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Drop Out and Get Schooled: 4 Bad Reasons to Go to College

Are you going to college because it's right for you or because others say you should?

Opinions expressed by Entrepreneur contributors are their own.

This article is an excerpt from Entrepreneur partner Patrick Bet-David's new book, Drop Out and Get Schooled

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In most homes, we are told to go to college by married parents, step-parents or single parents. Our relatives and friends echo this sentiment. Setting aside the professions that require college, why does the answer seem to be that everyone should go to college? Is it tradition or aspiration? Social expectations? Or something else?

Ask enough people and a diverse list of reasons from logical and emotional viewpoints begin to form. These include the following:

1. You need college to get a good job.

This is usually a statement talking about a job in general rather than a statement about a specific college major or line of work. While I agree about college when it comes to science or medicine, spending money on a degree while you possess a complete lack of direction is a waste of time and money (your parents' money or worse, student loan debt!).

The truth is that you don't necessarily need a college degree to excel in many professions in life.

Related: These Young College Dropouts Built a $14 Million Company in Just Over a Year

2. College is a time to mature and figure out what you want to do. You can always change your major as graduation (or sobriety) comes into focus.

A delayed decision punctuated by partying and an extended adolescence allow you time to get your act together. In fact, some schools are known simply as party schools (they know who they are). Major websites and magazines actually publish celebratory rankings of the best party schools!

Related: 8 Hugely Successful People Who Didn't Graduate College

3. My parents or friends and family said I should go but didn't explain in deep detail.

I am concerned that too many college decisions are made as if we are robots programmed and influenced by external peer pressure. Too often we "just do it" because we accept the notion that we are supposed to "just do it." Peer pressure often clouds our thinking and prevents us from processing whether we should "just do it." Legacy or entrenched thinking like this can come from a variety of places but, personally when it comes to college, I think this pressure mostly comes from other students, our parents and the education industry itself.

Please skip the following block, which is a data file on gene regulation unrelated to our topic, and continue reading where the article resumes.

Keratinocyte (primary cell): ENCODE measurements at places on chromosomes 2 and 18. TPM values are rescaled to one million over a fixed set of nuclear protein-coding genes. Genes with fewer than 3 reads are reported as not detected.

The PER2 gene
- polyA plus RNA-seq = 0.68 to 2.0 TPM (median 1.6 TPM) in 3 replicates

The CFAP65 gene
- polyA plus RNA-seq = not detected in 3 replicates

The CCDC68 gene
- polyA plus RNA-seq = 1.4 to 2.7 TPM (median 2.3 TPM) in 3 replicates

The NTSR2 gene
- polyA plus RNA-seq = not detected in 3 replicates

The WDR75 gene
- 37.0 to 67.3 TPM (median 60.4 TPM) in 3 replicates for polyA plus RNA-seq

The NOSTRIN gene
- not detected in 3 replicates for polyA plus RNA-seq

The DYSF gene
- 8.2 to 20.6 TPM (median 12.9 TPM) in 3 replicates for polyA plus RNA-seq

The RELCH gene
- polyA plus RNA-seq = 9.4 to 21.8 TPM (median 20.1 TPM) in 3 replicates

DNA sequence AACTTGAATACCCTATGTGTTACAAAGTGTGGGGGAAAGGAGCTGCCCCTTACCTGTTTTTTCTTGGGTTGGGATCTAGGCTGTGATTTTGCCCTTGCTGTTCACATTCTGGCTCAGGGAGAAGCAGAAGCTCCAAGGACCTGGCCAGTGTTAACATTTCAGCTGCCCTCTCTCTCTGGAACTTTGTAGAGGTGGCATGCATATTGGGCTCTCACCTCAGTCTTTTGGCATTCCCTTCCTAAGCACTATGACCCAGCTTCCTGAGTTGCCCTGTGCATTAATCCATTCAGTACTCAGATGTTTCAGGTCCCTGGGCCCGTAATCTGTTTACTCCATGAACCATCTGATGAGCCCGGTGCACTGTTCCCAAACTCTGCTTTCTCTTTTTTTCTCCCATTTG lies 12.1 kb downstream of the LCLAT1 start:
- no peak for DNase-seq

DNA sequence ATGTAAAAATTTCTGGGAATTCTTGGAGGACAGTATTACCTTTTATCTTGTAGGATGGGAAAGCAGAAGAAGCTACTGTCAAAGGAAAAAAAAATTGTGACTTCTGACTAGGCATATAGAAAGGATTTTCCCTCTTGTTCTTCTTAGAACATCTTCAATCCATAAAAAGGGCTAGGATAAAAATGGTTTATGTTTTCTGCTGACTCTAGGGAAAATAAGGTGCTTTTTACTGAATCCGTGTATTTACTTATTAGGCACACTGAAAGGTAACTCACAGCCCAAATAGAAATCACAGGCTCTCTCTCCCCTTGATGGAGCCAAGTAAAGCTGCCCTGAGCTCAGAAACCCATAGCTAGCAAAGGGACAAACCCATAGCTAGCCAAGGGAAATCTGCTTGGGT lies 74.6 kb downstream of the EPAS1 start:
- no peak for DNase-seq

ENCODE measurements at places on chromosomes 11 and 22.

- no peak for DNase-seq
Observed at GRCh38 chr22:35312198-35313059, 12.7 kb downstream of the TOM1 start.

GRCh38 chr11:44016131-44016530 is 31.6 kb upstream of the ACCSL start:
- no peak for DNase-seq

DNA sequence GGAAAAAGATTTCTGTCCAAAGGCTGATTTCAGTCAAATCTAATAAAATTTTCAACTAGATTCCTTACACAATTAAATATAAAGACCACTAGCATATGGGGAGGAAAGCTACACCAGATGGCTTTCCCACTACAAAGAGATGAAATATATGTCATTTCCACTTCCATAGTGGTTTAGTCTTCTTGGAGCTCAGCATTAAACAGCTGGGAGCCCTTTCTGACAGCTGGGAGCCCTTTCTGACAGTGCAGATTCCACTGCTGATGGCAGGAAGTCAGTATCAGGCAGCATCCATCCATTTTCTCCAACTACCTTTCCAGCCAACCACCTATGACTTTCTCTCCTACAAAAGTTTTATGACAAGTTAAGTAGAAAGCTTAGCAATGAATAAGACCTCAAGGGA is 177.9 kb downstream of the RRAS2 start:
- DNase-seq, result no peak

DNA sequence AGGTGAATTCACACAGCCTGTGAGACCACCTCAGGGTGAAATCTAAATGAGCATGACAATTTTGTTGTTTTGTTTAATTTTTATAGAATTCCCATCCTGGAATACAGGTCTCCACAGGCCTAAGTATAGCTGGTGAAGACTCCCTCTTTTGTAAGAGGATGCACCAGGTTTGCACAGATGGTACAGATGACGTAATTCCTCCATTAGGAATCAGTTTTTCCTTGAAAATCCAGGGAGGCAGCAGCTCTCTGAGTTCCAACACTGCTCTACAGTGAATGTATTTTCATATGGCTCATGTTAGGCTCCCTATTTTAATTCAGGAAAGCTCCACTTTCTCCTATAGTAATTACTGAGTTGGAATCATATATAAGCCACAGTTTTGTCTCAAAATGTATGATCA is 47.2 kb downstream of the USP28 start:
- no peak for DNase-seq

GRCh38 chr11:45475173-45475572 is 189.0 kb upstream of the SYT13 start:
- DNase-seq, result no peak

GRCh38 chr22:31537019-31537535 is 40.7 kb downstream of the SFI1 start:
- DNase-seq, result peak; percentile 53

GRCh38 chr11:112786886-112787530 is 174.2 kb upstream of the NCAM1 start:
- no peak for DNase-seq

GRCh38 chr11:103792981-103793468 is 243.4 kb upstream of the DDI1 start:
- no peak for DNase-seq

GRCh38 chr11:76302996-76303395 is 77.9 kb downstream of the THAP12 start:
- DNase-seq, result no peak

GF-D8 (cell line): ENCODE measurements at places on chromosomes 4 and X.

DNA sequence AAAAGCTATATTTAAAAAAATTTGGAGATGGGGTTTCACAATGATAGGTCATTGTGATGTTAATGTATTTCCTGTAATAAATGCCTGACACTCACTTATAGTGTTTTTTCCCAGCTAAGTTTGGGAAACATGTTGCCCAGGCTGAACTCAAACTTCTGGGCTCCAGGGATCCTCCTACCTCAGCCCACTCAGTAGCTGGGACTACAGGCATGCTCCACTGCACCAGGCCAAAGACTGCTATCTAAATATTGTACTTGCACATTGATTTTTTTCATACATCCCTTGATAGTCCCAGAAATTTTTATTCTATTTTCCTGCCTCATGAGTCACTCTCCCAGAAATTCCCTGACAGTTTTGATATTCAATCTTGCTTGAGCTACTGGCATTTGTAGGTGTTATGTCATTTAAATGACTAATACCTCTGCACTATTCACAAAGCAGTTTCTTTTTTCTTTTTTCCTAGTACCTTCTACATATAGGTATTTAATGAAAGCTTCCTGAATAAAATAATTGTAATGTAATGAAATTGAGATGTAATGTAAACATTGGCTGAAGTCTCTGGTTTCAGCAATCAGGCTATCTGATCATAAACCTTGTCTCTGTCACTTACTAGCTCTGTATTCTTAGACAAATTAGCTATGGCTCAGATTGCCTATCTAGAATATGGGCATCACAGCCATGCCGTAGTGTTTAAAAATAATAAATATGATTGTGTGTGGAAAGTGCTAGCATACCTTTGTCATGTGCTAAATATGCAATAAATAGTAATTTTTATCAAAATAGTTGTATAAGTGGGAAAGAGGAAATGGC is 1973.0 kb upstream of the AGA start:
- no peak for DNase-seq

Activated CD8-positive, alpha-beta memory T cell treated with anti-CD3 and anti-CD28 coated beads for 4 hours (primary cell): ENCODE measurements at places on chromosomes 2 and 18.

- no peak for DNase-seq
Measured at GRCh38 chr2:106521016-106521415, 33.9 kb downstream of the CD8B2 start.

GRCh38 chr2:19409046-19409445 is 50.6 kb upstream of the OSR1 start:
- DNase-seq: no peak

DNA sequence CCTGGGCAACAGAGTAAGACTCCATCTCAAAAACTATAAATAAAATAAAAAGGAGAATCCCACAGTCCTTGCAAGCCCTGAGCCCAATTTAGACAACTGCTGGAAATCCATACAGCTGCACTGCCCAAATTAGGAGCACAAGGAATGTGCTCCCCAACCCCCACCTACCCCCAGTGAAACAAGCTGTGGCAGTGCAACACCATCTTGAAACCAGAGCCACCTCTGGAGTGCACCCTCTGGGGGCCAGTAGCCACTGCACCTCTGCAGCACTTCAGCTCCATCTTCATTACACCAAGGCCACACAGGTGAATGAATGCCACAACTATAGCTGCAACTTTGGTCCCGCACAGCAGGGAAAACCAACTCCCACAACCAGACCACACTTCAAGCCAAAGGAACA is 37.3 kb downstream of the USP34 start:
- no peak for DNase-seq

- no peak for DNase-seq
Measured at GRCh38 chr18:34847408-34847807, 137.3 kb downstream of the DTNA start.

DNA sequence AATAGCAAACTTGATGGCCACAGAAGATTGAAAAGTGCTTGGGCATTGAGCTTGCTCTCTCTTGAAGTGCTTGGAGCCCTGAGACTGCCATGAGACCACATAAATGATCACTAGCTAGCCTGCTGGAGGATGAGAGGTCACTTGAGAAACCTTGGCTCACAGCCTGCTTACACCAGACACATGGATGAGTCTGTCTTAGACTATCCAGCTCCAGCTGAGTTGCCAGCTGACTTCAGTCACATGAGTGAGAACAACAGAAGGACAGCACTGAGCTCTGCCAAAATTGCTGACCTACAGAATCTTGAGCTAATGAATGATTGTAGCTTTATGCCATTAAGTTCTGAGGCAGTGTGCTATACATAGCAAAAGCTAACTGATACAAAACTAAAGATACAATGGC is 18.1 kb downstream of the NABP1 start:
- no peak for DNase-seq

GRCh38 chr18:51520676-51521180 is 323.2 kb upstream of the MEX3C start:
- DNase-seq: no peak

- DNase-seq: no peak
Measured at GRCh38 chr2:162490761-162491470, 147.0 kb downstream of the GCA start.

Related:  What Business Schools Don't Teach Students But Should

4. You will network and meet friends that you will have for life and make contacts with the alumni association that will help you in your career.

If you need to go to college to make friends or useful life contacts in a world equipped with LinkedIn and Facebook, there's something very wrong. Before connected technology and the myriad social media sites, college did present a platform that acted as a hub from which new relationships are formed. These relationships are spawned in individual classes, fraternity and sorority memberships, campus clubs and, yes, alumni associations. Today, relationships are still formed this way. But, to say that's a reason to spend a ton of money on college is wrong-headed and myopic.

Let's pick an overly simple example. Suppose a woman wants to be the founder of her own company. She can join groups on LinkedIn, follow founders on Twitter and use both to actually start an active, personal dialogue. If she is persistent, she may get a detailed email with advice or, better yet, a 30-minute phone call from a CEO/founder who is impressed with her persistence and zeal for knowledge.

Now let's bring her to life. It's June 2016, and Juliana from Germany is going to visit the U.S. She sends me a thoughtful email about wanting to learn through being a free intern while she is in the U.S. Her logic is this: She's already flying across the Atlantic Ocean to the East Coast, so a couple more hours to Dallas is not a big deal.

That's exactly what she did. She arrived at my office with nerve and enthusiasm. She stood in the lobby and boldly said, "I have watched your videos, and I simply wanted to learn in person. I am ready to be an intern for two weeks for free."

See? In the modern world of LinkedIn and social media, you don't need the alumni association to meet someone. This reason, in my estimation, is one of the weakest reasons to go to college, although it's one that remains well-propogated today.

This is not intended to be an exhaustive list of why we go to college. It is, however, intended to begin a thought process and dialogue about why we go and who goes in the first place.

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